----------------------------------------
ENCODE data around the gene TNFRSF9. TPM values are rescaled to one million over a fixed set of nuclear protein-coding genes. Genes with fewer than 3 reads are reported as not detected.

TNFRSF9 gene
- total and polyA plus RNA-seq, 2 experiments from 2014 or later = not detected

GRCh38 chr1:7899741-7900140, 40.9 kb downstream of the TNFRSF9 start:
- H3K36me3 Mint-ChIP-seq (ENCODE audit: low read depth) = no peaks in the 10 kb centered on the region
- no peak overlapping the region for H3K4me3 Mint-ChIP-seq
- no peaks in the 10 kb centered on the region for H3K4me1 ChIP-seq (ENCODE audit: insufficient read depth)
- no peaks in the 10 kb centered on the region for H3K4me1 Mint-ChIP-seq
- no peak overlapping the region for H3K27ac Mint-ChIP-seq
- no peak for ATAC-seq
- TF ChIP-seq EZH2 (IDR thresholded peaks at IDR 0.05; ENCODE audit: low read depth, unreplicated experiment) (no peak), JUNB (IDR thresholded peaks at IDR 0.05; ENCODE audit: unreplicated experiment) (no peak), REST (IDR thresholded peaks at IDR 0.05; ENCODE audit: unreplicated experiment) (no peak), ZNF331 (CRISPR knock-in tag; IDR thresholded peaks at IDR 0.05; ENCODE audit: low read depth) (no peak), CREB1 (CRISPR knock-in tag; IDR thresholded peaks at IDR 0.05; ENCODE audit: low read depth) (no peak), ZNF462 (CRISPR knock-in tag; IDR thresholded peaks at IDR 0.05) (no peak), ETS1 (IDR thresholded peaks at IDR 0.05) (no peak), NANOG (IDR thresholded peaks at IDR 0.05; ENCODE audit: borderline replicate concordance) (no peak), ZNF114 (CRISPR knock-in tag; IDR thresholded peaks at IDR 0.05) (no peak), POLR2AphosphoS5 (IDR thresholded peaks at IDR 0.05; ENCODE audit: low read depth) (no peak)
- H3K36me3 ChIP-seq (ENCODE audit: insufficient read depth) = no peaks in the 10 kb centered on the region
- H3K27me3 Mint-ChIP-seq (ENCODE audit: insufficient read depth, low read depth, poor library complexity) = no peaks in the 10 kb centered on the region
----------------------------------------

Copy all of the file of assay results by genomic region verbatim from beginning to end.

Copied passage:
ENCODE data around the gene TNFRSF9. TPM values are rescaled to one million over a fixed set of nuclear protein-coding genes. Genes with fewer than 3 reads are reported as not detected.

TNFRSF9 gene
- total and polyA plus RNA-seq, 2 experiments from 2014 or later = not detected

GRCh38 chr1:7899741-7900140, 40.9 kb downstream of the TNFRSF9 start:
- H3K36me3 Mint-ChIP-seq (ENCODE audit: low read depth) = no peaks in the 10 kb centered on the region
- no peak overlapping the region for H3K4me3 Mint-ChIP-seq
- no peaks in the 10 kb centered on the region for H3K4me1 ChIP-seq (ENCODE audit: insufficient read depth)
- no peaks in the 10 kb centered on the region for H3K4me1 Mint-ChIP-seq
- no peak overlapping the region for H3K27ac Mint-ChIP-seq
- no peak for ATAC-seq
- TF ChIP-seq EZH2 (IDR thresholded peaks at IDR 0.05; ENCODE audit: low read depth, unreplicated experiment) (no peak), JUNB (IDR thresholded peaks at IDR 0.05; ENCODE audit: unreplicated experiment) (no peak), REST (IDR thresholded peaks at IDR 0.05; ENCODE audit: unreplicated experiment) (no peak), ZNF331 (CRISPR knock-in tag; IDR thresholded peaks at IDR 0.05; ENCODE audit: low read depth) (no peak), CREB1 (CRISPR knock-in tag; IDR thresholded peaks at IDR 0.05; ENCODE audit: low read depth) (no peak), ZNF462 (CRISPR knock-in tag; IDR thresholded peaks at IDR 0.05) (no peak), ETS1 (IDR thresholded peaks at IDR 0.05) (no peak), NANOG (IDR thresholded peaks at IDR 0.05; ENCODE audit: borderline replicate concordance) (no peak), ZNF114 (CRISPR knock-in tag; IDR thresholded peaks at IDR 0.05) (no peak), POLR2AphosphoS5 (IDR thresholded peaks at IDR 0.05; ENCODE audit: low read depth) (no peak)
- H3K36me3 ChIP-seq (ENCODE audit: insufficient read depth) = no peaks in the 10 kb centered on the region
- H3K27me3 Mint-ChIP-seq (ENCODE audit: insufficient read depth, low read depth, poor library complexity) = no peaks in the 10 kb centered on the region